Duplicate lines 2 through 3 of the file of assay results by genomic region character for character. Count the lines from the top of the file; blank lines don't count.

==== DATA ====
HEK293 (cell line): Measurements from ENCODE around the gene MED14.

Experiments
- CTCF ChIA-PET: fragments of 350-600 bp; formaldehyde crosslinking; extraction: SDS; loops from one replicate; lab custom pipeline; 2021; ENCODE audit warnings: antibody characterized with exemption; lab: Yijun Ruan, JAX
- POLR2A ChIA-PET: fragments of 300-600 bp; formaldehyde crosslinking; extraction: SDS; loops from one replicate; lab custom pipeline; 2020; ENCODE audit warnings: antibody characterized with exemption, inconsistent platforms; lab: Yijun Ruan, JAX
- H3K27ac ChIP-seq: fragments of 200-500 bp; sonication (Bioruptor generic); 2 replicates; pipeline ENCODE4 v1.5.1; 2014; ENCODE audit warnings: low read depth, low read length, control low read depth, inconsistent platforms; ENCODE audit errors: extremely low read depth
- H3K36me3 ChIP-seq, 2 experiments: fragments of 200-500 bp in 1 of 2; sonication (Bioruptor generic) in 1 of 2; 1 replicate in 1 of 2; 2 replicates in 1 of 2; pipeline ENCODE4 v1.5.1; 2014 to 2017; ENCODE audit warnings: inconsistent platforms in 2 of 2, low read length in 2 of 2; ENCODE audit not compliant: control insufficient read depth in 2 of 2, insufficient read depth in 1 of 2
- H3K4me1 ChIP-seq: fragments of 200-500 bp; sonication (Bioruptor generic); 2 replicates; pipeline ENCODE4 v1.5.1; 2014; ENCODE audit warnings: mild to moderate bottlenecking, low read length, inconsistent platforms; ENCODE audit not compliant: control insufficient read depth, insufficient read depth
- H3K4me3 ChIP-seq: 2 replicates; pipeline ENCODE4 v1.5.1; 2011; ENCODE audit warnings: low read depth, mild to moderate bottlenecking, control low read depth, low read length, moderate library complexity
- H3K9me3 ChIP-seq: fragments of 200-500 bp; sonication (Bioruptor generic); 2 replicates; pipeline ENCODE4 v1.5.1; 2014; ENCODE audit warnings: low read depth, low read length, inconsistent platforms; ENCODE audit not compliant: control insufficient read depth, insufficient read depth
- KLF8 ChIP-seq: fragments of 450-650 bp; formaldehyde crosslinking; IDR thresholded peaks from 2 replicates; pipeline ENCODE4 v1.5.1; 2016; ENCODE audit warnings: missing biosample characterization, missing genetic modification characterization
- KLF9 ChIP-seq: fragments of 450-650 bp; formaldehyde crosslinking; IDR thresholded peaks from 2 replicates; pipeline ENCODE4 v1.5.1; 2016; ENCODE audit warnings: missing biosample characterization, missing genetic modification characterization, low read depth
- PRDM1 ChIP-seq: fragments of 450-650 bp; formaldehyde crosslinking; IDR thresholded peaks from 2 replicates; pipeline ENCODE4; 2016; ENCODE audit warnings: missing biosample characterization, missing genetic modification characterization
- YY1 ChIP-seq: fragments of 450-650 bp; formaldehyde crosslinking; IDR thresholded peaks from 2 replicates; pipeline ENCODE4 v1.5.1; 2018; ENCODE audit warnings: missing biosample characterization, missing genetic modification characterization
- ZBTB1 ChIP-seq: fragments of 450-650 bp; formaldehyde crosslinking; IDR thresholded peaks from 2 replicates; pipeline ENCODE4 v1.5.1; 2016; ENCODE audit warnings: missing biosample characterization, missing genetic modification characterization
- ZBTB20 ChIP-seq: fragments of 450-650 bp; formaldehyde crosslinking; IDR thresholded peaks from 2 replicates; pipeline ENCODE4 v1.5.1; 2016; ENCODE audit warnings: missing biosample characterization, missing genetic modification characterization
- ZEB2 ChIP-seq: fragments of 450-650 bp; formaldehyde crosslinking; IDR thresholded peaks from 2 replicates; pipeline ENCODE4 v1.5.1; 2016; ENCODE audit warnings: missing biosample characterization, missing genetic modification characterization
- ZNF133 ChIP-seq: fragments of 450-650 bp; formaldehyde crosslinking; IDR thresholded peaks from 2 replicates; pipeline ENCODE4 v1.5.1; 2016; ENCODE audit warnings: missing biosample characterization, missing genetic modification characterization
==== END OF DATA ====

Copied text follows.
Experiments
- CTCF ChIA-PET: fragments of 350-600 bp; formaldehyde crosslinking; extraction: SDS; loops from one replicate; lab custom pipeline; 2021; ENCODE audit warnings: antibody characterized with exemption; lab: Yijun Ruan, JAX